Vladimir Nabokov by Philippe Halsman
Pineapple Giant Bollocks on Flickr.
The affinity I see between Leigh and Ozu may be fanciful (solely my own association), but there’s something to be said for their stories sharing a similar scope and their presentational visual style ignoring rules; and each is distinctly representing his nationality’s character, such as I can gather, among those whose stories rarely get told.
Get lower than low and smoother than smooth but then jab that fucker with a ice pick, right in the jugular.
Saw my moms for the first time in a year today. She doesn’t like rap music but I do. We played pool and grilled steaks. The box of old photos was rifled through for gems. Her lover was scared looking out my back window when some kids climbed a pitched roof to get a load of the view I take for granted sitting on a couch. We talked about cars a lot.
Directed by Eric Wareheim, starring Ray Wise, a video for Beach House.
Although almost nobody has bothered to notice, the first 90 minutes of that arc are actually about how torture fails. At the film’s outset, Dan presses a tortured detainee for information about a planned terror attack in Saudi Arabia. He doesn’t get what he needs, and 22 people are killed. “It’s okay,” a colleague tells him. “Focus on London.” On July 7, 2005, bombs go off all over London. Fifty-two civilians are killed. They work to plan a sting operation in Pakistan in 2008, and then a truck bomb goes off at the Marriott Hotel in Islamabad with enough force to leave a 60-foot crater in the ground. Dozens more die. In 2009, a suicide bomber kills seven CIA operatives inside Camp Chapman in eastern Afghanistan. Maya’s closest work friend, Jessica, is among the dead, and she is also to blame: it was her idea to meet with the double-agent terrorist in the first place.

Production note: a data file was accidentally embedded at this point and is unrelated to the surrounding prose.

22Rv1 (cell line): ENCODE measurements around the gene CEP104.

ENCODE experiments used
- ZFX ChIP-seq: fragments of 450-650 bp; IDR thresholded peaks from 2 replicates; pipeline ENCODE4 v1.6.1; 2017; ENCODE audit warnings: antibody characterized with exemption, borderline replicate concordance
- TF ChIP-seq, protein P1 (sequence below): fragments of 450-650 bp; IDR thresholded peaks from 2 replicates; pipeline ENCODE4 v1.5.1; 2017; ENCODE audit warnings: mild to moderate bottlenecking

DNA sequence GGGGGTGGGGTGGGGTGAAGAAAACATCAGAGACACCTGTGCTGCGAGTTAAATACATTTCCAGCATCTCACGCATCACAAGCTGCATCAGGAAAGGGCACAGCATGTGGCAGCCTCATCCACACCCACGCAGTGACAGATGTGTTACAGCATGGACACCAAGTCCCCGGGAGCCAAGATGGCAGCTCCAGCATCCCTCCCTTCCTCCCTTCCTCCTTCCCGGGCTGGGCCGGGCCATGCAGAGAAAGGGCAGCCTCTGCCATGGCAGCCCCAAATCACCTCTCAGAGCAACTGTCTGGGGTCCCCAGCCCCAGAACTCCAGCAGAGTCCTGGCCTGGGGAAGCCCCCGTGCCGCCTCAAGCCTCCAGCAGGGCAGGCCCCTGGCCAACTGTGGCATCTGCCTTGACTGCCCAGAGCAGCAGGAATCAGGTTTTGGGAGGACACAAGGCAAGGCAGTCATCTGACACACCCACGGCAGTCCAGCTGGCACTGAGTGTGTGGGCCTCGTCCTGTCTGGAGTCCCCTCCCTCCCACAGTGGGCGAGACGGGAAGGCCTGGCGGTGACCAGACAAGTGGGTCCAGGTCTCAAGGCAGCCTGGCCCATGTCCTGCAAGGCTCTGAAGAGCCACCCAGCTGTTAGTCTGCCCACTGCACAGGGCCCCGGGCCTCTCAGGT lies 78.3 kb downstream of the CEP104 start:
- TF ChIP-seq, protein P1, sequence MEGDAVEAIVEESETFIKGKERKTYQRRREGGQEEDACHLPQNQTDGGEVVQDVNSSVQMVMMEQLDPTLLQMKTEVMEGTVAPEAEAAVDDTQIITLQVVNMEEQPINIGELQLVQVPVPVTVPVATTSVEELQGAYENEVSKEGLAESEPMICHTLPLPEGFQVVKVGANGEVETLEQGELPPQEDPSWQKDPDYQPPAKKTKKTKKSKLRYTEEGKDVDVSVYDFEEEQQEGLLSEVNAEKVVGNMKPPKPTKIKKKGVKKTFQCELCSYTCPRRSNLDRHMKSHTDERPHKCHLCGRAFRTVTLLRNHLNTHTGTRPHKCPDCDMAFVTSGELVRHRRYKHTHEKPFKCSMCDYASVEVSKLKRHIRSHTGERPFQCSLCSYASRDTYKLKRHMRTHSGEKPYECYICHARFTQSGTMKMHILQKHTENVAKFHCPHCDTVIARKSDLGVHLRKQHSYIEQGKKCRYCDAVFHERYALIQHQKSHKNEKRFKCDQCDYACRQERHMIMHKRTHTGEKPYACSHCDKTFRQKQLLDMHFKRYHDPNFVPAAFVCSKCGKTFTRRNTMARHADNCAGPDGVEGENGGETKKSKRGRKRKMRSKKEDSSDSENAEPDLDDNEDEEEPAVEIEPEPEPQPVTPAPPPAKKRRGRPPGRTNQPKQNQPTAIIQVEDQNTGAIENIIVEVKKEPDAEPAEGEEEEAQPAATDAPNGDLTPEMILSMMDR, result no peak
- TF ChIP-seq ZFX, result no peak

With each new failure, Maya clutches her job a little closer. The worse the War on Terror looks, the more important it is to win it. After Jessica’s death, a colleague finds Maya slumped over on her office floor, drinking whisky out of a plastic cup. “What are you gonna do?” he asks. “I’m gonna smoke everybody involved in this op,” she says, “and then I’m gonna kill bin Laden.”
Susan Sontag once wrote that every mass art form is practiced and experienced as “a social rite, a defense against anxiety, and a tool of power.” Zero Dark Thirty’s critics, unwilling to understand themselves as the film’s intended audience, instead imagined that “real Americans” were being made tools of power through one of their most important social rites: moviegoing. What these critics did not confront was their own need to fend off anxiety. For Maya, as for many Americans, the anxiety has to do with the inadequacy of Osama bin Laden’s death as consolation for all of the disasters that preceded it. How else to explain the manic focus on proving that torture did not contribute to the search for bin Laden? It suggests a kind of desperation, a desire to hold up just this one episode as separate and different from the rest of the war. This desire is Zero Dark Thirty’s true subject, as well as the object of its critique.”
While I’m still not enthralled with the very means of the picture (its mise-en-scene in particular), this sums up what’s at play in a cogent way that I think should make sense even to the up in arms dudes and dudettes with keyboards and cell phones and awfully politically correct incorrectness. And if it doesn’t? So it goes, another culture war lost in a hall of mirrors erected by every side, positioned away from the object at hand.
Bah humbug. Hail Satan. America, fuck yeah.